With each section I recorded, I looped the instrumental track and recorded vocals between three and ten times in a row, until I started to feel myself getting tired, or felt like I nailed it. Then I immediately listened back and comped together the best performance I could, while the vibe and energy of that particular section were still fresh in my head.
As you prepare to produce your vocal session, structure things in whatever way you think will best set you up for success. If you need cohesive performances from start to finish, give yourself the space to record as many full takes as you want. If you think a divide-and-conquer strategy will work better, jump around (like I did) to whatever sections you’re most inspired to tackle.
Sometimes, the producer needs to tell the singer to take a break and regroup, or the singer needs to tell the producer that a quick breather is needed — even when they’re the same person.
In between takes, I made a point of checking in with myself to see if any muscles were starting to feel fatigued or overused, or if I was losing focus when it came to either singing or producing. After an initial forty minutes or so of tracking, I forced myself to take a break and have a drink and snack. After another thirty minutes of tracking, I called the session for good.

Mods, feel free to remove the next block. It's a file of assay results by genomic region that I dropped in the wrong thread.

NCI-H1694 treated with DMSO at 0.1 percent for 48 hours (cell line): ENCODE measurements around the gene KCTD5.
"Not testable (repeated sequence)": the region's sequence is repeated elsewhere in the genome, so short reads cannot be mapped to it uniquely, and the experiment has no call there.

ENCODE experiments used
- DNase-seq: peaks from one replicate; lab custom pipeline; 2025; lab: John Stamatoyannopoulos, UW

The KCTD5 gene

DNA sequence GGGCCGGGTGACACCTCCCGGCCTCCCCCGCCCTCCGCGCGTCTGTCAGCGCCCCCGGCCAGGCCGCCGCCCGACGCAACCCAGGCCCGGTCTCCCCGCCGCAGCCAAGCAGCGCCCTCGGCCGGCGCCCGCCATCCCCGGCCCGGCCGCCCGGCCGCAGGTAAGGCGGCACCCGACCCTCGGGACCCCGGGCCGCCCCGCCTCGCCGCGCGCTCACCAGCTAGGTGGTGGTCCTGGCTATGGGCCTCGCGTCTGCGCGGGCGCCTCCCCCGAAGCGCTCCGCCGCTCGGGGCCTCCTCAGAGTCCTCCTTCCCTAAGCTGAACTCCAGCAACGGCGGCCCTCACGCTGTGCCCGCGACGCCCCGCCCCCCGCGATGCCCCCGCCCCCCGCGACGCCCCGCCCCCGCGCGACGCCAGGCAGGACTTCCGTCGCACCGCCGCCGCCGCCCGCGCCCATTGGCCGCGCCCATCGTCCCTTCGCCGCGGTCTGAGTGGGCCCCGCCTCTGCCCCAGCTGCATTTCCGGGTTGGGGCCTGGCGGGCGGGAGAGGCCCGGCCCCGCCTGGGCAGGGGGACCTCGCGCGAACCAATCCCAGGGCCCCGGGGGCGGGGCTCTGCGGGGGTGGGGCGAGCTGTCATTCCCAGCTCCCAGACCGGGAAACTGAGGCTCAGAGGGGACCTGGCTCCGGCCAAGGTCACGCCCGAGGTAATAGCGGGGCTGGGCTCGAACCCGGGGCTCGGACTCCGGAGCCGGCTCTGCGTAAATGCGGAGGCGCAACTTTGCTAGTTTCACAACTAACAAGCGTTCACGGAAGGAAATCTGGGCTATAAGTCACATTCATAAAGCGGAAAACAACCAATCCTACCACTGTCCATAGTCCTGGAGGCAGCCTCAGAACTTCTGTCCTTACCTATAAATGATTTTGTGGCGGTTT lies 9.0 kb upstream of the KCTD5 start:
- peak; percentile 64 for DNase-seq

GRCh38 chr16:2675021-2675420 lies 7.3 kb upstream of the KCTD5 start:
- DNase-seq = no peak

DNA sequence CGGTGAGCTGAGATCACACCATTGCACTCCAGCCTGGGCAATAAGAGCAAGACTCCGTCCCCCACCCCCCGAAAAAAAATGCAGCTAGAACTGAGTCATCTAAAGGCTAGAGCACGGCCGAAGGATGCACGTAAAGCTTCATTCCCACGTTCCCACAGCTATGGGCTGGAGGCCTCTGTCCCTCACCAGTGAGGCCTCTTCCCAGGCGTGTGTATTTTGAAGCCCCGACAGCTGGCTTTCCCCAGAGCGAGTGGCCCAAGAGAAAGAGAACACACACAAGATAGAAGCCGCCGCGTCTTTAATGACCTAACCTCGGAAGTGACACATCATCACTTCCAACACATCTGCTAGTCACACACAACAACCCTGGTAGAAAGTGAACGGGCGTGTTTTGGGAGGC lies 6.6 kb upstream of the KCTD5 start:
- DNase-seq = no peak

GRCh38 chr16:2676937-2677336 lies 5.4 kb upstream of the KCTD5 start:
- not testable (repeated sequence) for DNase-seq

When you’re in the flow, it can be easy to want to power through and try to do everything, all at once. If you have the stamina and focus for it, great, but make sure to keep your producer hat on and listen for the point at which you start getting diminishing returns as a singer.
Find your sweet spot as the singer and producer
Thankfully, I’ve produced enough vocal sessions with other singers — and sung in enough vocal sessions myself — that I was able to tell when I was exiting the sweet spot for my best vocal performances.
One of the great things about producing yourself as a singer is that you have complete control over what happens, and when. Unless you’re on an ultra-tight deadline, as soon as you feel that your best vocal performances are behind you, wrap the session. Then you can take time to listen back, evaluate, and schedule your next vocal session — if needed.
How do you approach self-producing your own vocal sessions? Tell us in the comments below.
Michael Gallant is a musician, writer, and entrepreneur living in New York City. His debut album for the Steinway & Sons label, Rock Rewind, features solo piano reinventions of Pearl Jam, U2, Halestorm, Janis Joplin, Bob Dylan, Radiohead, and more. Read his recent article for the National Endowment for the Arts and follow Michael on Twitter at @Michael_Gallant and Facebook.com/GallantMusic.